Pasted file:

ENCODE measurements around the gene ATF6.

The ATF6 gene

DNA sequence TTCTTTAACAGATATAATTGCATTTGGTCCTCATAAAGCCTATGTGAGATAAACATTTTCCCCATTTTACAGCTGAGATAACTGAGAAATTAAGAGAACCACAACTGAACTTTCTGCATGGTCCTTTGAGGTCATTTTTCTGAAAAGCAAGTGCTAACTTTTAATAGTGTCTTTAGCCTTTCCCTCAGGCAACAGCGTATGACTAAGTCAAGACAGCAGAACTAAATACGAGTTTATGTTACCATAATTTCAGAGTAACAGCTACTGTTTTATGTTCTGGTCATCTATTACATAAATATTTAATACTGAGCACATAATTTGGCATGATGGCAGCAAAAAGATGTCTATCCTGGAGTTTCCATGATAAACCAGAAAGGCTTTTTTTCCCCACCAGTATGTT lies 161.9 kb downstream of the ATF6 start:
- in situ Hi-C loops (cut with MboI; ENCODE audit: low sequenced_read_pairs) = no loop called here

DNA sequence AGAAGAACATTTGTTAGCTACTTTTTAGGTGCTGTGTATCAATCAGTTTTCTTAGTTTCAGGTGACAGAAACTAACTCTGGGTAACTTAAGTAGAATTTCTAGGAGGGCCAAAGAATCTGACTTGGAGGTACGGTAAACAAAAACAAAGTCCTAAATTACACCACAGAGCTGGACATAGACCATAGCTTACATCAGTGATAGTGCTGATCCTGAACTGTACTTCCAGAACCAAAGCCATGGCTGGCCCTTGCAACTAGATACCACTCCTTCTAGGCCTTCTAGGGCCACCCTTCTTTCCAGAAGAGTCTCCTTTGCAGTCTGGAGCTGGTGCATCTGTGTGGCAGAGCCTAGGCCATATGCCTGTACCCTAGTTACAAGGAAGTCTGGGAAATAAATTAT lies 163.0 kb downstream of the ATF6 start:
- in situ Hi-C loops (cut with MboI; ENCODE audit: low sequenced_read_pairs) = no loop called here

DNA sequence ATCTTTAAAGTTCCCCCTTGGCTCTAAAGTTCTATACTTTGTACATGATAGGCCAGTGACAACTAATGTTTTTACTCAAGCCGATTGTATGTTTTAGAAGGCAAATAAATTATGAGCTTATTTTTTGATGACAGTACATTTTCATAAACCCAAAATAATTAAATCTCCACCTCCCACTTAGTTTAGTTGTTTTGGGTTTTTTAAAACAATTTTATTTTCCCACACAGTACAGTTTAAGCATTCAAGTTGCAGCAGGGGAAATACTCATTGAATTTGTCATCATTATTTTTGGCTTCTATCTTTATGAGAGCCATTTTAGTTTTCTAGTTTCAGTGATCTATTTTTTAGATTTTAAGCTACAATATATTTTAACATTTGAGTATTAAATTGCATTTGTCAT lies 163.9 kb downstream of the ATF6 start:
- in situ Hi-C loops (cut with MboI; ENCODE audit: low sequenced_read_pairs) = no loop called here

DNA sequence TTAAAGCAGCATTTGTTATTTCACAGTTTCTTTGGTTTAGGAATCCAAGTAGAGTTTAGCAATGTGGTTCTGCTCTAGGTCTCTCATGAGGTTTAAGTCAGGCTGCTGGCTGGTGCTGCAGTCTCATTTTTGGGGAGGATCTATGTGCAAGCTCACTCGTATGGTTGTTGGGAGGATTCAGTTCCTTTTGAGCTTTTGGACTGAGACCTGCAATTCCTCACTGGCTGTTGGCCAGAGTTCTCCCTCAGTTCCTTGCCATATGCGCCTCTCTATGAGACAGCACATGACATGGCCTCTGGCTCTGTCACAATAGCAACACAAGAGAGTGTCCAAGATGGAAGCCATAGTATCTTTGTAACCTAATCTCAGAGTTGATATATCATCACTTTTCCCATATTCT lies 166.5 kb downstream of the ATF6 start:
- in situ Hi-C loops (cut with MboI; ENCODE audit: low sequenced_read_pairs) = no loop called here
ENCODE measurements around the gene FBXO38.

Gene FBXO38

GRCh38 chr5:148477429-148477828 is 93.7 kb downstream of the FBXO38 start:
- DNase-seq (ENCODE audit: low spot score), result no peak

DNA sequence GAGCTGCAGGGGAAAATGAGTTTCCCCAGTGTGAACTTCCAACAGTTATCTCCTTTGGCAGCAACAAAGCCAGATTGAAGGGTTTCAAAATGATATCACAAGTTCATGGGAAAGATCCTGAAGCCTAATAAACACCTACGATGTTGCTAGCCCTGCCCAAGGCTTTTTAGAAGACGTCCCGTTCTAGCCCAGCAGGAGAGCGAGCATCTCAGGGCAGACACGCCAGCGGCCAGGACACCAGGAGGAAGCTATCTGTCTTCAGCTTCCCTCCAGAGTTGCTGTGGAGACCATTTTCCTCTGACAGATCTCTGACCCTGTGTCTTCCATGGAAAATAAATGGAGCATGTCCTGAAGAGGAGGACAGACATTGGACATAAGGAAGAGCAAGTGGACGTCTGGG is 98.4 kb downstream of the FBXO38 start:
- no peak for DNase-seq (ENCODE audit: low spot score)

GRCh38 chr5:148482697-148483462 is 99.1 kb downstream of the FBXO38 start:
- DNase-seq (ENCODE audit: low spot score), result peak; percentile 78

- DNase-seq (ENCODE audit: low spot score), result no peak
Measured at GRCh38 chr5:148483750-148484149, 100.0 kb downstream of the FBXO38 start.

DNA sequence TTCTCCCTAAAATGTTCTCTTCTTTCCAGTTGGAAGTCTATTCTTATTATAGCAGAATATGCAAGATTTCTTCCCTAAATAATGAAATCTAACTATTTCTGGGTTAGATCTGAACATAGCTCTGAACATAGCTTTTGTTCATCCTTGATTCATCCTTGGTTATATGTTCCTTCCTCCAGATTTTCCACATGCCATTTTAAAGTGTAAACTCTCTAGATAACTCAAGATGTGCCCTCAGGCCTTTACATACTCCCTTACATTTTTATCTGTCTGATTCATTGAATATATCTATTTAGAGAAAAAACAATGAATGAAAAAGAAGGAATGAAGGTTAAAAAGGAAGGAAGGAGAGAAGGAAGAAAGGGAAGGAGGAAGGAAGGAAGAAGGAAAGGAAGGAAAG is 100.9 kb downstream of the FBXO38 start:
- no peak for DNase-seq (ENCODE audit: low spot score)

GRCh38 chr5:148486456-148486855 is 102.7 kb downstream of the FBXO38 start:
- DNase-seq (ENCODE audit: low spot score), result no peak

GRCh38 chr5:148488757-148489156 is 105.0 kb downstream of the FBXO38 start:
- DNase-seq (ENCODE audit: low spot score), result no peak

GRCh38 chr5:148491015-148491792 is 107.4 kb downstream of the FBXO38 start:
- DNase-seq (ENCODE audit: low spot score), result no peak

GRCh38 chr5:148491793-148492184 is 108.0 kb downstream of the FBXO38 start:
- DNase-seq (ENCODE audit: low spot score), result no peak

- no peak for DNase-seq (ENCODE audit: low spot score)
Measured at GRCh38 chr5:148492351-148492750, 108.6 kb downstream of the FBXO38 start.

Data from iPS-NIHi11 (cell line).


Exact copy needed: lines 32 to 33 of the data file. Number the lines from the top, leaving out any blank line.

Measured at GRCh38 chr5:148492351-148492750, 108.6 kb downstream of the FBXO38 start.

Data from iPS-NIHi11 (cell line).